A Sept. 2005 memo signed by Homeland Security Secretary Michael Chertoff (again obtained by Judicial Watch) says that “ongoing action and reporting in various U.S.-Canada, U.S.-Mexico working groups led by DHS [Department of Homeland Security] should now be driven by a single agenda: SPP.”
At a hearing this past week (March 19) of the National Surface Transportation Policy and Revenue Commission (NSTPRC), the U.S. Chamber of Commerce flatly endorsed the concept of the so-called NAFTA highways, as exemplified by the Trans-Texas Corridor (TTC), an apparent early integral part of an NAU.
The proposed TTC is four football fields wide and includes separate lanes (up to six for automobiles and four for trucks), plus tracks for freight trains, separate tracks for high speed and commuter rail, also space for oil and gas pipelines, electricity wires, and cable and broadband transmission lines.
In answer to a question from Commissioner Paul Weyrich at the Tuesday hearing, Rolf Lundberg Jr., Senior Vice President of the U.S. Chamber of Commerce, said the Trans-Texas Corridor and highways like it are a “top priority” for the Chamber, since previous highways have emphasized east-west, rather than north-south passage. The latter typifies the planning for the NAFTA highways.
That the Chamber of Commerce would endorse huge highways of this type is no surprise, given that — according to more FOIA documents just released — the Chamber, along with Council of the Americas, “agreed to jointly lead the U.S. Secretariat” of the North American Competitiveness Council, yet another entity in this seemingly endless web of efforts to merge nearly every major governing activity of the U.S., Canada, and Mexico.
The council’s recommendations on dealing with illegal immigration came down to this: “A reasonable grace period should be established at border crossings, during which time people lacking documents are educated about their options and allowed to pass.”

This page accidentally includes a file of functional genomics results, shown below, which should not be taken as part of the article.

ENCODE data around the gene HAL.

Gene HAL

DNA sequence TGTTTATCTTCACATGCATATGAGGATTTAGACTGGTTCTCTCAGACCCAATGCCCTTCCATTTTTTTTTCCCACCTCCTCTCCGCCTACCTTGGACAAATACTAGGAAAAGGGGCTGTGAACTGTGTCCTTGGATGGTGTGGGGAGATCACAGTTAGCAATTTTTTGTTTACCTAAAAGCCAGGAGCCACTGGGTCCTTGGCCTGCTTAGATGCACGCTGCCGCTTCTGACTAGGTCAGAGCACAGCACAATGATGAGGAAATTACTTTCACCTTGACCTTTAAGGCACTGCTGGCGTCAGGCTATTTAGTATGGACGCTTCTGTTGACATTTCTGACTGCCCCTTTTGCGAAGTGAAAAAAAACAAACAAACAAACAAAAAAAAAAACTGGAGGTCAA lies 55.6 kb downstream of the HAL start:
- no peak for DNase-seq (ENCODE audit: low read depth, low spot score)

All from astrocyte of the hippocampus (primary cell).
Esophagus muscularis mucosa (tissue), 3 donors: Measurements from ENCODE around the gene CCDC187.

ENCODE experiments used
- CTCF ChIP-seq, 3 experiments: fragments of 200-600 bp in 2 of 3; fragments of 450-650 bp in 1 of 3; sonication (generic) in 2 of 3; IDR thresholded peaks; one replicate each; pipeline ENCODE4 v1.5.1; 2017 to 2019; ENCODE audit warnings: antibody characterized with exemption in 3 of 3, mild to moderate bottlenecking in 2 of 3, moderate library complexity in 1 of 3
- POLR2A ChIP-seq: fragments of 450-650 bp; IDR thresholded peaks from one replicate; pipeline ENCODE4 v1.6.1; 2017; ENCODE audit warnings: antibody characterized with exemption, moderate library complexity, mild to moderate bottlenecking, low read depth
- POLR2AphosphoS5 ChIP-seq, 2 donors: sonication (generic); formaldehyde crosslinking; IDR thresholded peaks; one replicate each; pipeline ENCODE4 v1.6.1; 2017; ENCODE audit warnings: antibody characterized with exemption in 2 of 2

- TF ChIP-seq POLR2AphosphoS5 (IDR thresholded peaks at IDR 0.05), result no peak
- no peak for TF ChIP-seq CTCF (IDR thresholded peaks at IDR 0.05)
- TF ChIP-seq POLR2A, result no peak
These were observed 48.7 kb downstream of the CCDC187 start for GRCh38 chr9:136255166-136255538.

Little wonder why there is a genuine concern that the bottom line in the whole drive for a North American Union is to wipe out the borders — de facto, if not officially — between the United States and its neighbors. Some have questioned the idea of merging the U.S. with “socialist” Canada to the north and “corrupt” Mexico to the south.
Dr. Pastor — the NAU guru referenced above — was the center of attention at a recent all-day conference devoted to the development of a North American legal system, according to the Aim Report.
Academic literature at the confab included such topics as a North American Court of Justice — with authority to overrule decisions by the U.S. Supreme Court — and a North American Trade Tribunal.
One speaker argued that U.S. integration with Canada will make it impossible for the U.S. not to recognize same-sex marriage as long as it is lawful in Canada. One of Pastor’s students notes that the good doctor has a “Vision of the North American Parliament,” and a step-by-step process to create it (step by step, bit by bit, just as was done to create the European Parliament — can you say “evolution by stealth”?).
If all of this sounds like something Americans will never swallow, you’re right. They won’t — if they know about it. But approach ten people at random on the street and ask them if they’re aware this is going on. “Evolution by stealth” won’t awaken them until it’s too late.
The Mexican port of Lazaro Cardenas has been enlarged to accommodate more imports from China — to be unloaded on trucks and trains and shot up to the border at Laredo, Texas, and thence on the TTC to a sovereign Mexican customs station in heartland America at Kansas City. Ultimately the road leads to Canada.
Phyllis Schlafly’s Eagle Forum reports that 12 state legislatures have been considering — or are about to consider — resolutions opposing the very idea of a North American Union. Those states are Arizona, Georgia, Illinois, Missouri, Montana, Oregon, South Carolina, South Dakota, Tennessee, Utah, Virginia, and Washington State.
The overriding task before us is getting the word out so that the issue becomes dinner table conversation at home. The news media won’t put it on the front burner. So word of mouth, letters to the editor, calls to radio talk shows, and other grassroots efforts are going to have to get the public’s attention. Once that happens, you can bet that all 50 states will be up in arms, and the rest, as they say, will be history.
One more thing: This is not an issue of free trade per se. Free trade is a fact of life. It is here to stay. But free trade does not mean erasing our borders, giving away the store in a wealth distribution scheme between nations, or compromising our security.
In 2016, While we’ve all been distracted lately by political campaigns, global crisis and race issues, the North American Union has been quietly expanding. This report focuses in on the highway systems that run between Canada, the U.S.A. and Mexico. While hitting a few roadblock along the way, the highway system looks like it’s back with a vengeance.